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Details emerged on June 13 of the first bridge to be built over Turkey’s Canal Istanbul, a planned mega-project connecting the Sea of Marmara to the Black Sea, aiming to take pressure off the crowded Bosphorus Strait.

Foundations for the 1,618-meter (1 mile) bridge are expected to be laid in the last week of June with a ceremony attended by President Recep Tayyip Erdoğan, according to the Turkish Transport and Infrastructure Ministry.

The cable-stayed bridge will be built to provide a crossing around Sazlidere in the Edirne province as part of the Northern Marmara Highway (including the Third Bosporus Bridge) Project’s Başakşehir-Bahçeşehir-Nakkaş section (including connecting roads).

The bridge, whose main span is set to be 440 meters (481.2 yards) long, will have 136 stay cables, 272 anchorages, and four lanes of traffic in both directions.

The bridge’s 196-meter (643-foot) towers will be built with “diamond” geometry.

As part of the Canal Istanbul project, which was announced in 2011, a total of six new bridges will be built.

The project’s total cost is projected at $15 billion, with the six bridges carrying a price tag of $1.4 billion.

Some half a million people will be employed in the construction work.

The construction of the canal, with a daily passage capacity of 185 vessels, is expected to be completed in 2025-2026.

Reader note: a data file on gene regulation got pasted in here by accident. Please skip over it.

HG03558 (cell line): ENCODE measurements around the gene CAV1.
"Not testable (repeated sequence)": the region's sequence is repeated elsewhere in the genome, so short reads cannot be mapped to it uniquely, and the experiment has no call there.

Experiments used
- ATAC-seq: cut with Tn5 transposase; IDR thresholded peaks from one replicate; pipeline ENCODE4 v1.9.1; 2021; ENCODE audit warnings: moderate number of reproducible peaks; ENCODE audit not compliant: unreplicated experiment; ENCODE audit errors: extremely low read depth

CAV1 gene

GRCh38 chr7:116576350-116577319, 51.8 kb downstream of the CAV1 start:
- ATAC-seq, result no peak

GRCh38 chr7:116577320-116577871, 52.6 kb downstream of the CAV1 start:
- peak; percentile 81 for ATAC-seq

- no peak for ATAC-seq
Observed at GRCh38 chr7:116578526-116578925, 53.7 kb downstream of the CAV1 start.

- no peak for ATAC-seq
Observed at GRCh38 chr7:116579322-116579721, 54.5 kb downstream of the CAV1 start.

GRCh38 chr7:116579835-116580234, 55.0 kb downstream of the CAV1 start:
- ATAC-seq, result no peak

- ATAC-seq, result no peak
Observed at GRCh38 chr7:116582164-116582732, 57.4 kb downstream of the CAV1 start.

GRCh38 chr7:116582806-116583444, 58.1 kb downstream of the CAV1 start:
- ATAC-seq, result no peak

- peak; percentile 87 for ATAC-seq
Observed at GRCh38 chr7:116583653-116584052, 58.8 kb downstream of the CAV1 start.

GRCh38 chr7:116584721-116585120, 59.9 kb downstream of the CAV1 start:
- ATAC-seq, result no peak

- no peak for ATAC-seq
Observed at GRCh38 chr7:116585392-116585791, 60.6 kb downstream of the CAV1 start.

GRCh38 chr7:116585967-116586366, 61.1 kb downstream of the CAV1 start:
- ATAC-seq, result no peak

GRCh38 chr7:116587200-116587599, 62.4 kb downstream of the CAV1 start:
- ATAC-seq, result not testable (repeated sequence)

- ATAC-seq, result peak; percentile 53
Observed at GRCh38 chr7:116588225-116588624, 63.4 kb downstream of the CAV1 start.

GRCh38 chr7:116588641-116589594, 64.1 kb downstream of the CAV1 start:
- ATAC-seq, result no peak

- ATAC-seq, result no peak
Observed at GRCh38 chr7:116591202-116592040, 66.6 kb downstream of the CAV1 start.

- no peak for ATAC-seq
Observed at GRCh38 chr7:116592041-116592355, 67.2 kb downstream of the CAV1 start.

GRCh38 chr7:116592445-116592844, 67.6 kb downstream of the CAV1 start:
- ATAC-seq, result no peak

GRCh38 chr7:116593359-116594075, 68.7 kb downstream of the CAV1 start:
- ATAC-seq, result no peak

The planned 45-kilometer (28-mile) canal will be built west of the city center on the European side of the Istanbul province.


The Istanbul Canal (Turkish: Kanal Istanbul) is a project for the artificial sea-level waterway, which is planned by Turkey on East Thrace, connecting the Black Sea to the Sea of ​​Marmara, and

thus to the Aegean and Mediterranean seas. Istanbul Canal would bisect the current European side of Istanbul and thus form an island between Asia and Europe (the island would have a

shoreline with the Black Sea, Sea of ​​Marmara, the new canal and the Bosporus). The new waterway would bypass the current Bosporus.

The canal aims to minimise shipping traffic in the Bosporus. It is projected to have a capacity of 160 vessel transits a day – similar to the current volume of traffic through the Bosporus, where

traffic congestion leaves ships queuing for days off to transit the strait. Some analysts have speculated the main reason for the construction of the canal was to bypass the Montreux Convention,

which limits the number and tonnage of war ships from non-Black Sea powers that could enter the sea via the Bosporus, as well as prohibiting tolls made by traffic passing through it. In January

2018, Turkish Prime Minister Binali Yıldırım announced that Istanbul Canal would not be subject to the Montreux Convention.

Istanbul Canal project includes also construction of ports (large container terminal in the Black Sea, close to the Istanbul Airport), logistic centers and artificial islands to be integrated with the

canal, as well as constructing new earthquake-resistant residential areas along the channel. The artificial islands will be built using soil dug for the canal. The Halkali-Kapikule high-speed train,

TCDD train projects as well as Yenikapi-Sefakoy-Beylikduzu and Mahmutbey-Esenyurt metro lines in Istanbul and the D-100 highway crossing, Tem highway, Sazlibosna highways are also to be

integrated with the canal project .

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